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Bottomless powder bargain in southern Colorado?

Dave Philipps
Associated Press
AP Photo/The Gazette, Dave PhilippsBill Ketcham of Wyoming looked out at the peaks of Silverton Mountain as the ski area's helicopter passed over his head to deliver more skiers to the resort near Silverton, Colorado.
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SILVERTON, Colorado ” A bargain is a relative thing.

Last month, Silverton Mountain in Colorado started offering helicopter skiing.

The flight lasts just over a minute.

The descent, from a snowcapped peak through untracked chutes and bowls, doesn’t last much longer.

The cost per lap, on top of the $129 lift ticket, is $150.

To skiers who yearn for bottomless powder, this is a heck of a bargain.

You’ve heard of ski bums. Meet ski junkies.

“When we saw it was available, there was no question we were going to do it. It was in our own backyard, and the price was good,” said Holly Chavez, who drove six hours from Colorado Springs with her husband, Dave, to hit up the first day of helicopter drops here.

After their first taste of heli skiing last year in Canada, they were dying for more.

Here, they stood with their telemark skis on a sunny ridge at 12,400 feet, waiting for the chopper to whisk them, a guide, and two other skiers to an unskied peak glowing in the sun on the other side of a half-mile-deep valley. To reach the peak by foot would take all day. In the chopper? Just 94 seconds.

All around, the jagged, frozen incisors of the San Juan Mountains jutted into a perfectly blue sky.

“This is a big part of the thrill,” Dave said. “Just being in a setting like this on such a beautiful day.”

But it’s not the main thrill. What makes skiers plunk down the cash is the powder.

Powder is addictive. Sailing through that light, untouched stuff offers a glorious, euphoric rush that is often over too fast. It is a whole-body experience, the physical, mental and spiritual all plunging into the moment.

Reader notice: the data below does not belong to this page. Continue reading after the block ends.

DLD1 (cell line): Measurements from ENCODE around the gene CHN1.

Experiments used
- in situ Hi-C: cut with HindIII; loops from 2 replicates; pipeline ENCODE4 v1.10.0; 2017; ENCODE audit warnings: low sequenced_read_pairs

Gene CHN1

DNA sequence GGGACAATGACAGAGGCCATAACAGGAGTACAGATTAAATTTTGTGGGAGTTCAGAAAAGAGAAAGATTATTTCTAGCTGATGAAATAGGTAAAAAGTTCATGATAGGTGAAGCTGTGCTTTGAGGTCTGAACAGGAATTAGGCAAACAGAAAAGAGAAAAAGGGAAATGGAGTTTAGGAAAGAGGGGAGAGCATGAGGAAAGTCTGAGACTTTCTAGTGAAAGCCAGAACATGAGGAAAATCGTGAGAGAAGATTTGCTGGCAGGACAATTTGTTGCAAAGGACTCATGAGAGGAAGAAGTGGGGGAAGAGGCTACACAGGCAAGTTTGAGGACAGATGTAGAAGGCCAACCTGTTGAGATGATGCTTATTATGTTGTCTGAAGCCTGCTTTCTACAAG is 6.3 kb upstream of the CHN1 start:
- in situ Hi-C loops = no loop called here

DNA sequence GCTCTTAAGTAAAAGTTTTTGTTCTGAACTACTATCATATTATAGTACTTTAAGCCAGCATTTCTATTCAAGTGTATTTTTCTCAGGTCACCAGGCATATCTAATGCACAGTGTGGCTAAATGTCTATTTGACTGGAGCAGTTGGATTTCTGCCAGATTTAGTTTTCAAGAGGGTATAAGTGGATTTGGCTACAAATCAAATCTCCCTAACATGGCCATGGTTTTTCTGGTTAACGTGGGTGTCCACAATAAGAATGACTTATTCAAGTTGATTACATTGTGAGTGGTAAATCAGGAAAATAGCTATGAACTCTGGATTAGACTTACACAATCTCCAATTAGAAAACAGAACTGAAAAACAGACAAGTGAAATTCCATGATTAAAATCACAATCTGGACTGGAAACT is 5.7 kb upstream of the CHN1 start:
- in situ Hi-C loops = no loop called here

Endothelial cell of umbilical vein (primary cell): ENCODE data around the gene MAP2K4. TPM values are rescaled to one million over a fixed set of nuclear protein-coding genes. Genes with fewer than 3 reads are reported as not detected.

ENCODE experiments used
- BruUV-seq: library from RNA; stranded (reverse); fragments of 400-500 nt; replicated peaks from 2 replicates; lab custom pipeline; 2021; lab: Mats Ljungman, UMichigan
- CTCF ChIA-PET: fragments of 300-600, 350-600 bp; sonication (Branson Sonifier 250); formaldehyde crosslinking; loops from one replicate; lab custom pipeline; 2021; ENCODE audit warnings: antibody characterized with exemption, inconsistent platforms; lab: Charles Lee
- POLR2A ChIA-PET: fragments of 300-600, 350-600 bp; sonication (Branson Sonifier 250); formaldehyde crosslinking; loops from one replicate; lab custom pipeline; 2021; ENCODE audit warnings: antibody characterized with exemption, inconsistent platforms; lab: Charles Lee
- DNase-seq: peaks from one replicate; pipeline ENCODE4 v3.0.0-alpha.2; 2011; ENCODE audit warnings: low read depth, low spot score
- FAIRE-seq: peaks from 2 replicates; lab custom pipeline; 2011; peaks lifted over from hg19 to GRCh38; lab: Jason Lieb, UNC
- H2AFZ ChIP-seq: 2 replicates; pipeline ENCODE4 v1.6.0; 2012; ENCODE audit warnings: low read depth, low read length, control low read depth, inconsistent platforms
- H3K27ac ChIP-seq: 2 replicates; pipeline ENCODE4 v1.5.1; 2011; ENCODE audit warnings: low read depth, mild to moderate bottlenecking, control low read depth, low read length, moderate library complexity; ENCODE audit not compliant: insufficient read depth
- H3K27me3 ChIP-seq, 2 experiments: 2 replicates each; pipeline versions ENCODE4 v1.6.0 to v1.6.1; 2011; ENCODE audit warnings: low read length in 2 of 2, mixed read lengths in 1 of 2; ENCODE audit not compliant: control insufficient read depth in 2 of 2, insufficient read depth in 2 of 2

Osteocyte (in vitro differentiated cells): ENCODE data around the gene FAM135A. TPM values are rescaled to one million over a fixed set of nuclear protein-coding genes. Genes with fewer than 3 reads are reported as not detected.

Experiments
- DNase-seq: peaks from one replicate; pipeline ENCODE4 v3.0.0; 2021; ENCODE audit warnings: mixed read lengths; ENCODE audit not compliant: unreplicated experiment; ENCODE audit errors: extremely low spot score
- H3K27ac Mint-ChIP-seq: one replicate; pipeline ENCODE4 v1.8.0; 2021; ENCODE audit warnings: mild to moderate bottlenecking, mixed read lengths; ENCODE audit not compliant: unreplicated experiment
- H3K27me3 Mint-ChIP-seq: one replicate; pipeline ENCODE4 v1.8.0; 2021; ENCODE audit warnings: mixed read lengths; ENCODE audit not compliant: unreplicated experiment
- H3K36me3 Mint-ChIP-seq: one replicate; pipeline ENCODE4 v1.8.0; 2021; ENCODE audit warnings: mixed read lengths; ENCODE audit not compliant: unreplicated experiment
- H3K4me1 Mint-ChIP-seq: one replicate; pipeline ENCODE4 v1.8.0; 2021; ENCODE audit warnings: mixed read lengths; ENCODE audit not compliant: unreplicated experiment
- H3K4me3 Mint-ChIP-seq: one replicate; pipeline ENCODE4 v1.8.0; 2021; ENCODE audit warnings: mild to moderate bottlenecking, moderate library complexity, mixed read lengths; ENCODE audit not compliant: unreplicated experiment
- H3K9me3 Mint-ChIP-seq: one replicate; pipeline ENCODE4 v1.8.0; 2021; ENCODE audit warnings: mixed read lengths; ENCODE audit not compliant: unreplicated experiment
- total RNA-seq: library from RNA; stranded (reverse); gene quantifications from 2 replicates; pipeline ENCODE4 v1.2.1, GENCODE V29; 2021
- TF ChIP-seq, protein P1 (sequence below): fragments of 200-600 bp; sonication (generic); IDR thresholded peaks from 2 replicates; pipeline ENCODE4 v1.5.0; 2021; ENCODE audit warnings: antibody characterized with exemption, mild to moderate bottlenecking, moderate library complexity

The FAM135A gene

Powder-snow skiing is not just fun, wrote the late Silverton author Dolores LaChapelle in her book “Deep Powder Snow.” “It is life, fully lived, life lived in a blaze of reality.”

Once a skier gets a taste of it, he’ll do almost anything to get another.

And so, people like Dave and Holly Chavez descend on places like Silverton, one of two mountains in Colorado that offer heli skiing, and the only one that sells one ride at a time.

With its new pay-by-the-drop heli rides, Silverton has become the equivalent of a pusher selling dime bags on the corner: “Hey, you want to go for a run?”

And with Silverton’s reputation for prolific powder on superlative steeps, most ski junkies do.

The Chavezes waited with about 30 skiers who had signed up to fly. The sun gleamed off the snow. The wind twitched in the empty sky. Suddenly, the peaks echoed with the unmistakable thwock-thwock-thwock of the chopper. A shiny yellow, six-person A-Star helicopter buzzed into view and set down in a blast of snow.

Four skiers huddled under the whirring blades, shuffled inside and the helicopter veered off into the landscape, growing smaller and smaller until it was just a glint in the sun.

Silverton’s shiny yellow helicopter is a stark departure from the rest of the ski area, which is anything but high-tech.

Silverton is literally a mom-and-pop mountain, opened by Jen and Aaron Brill in 2002.

To keep overhead low, everything is done on the cheap.

The single lift, a mothballed two-seater Mammoth Mountain was scrapping, was picked up for $10,000.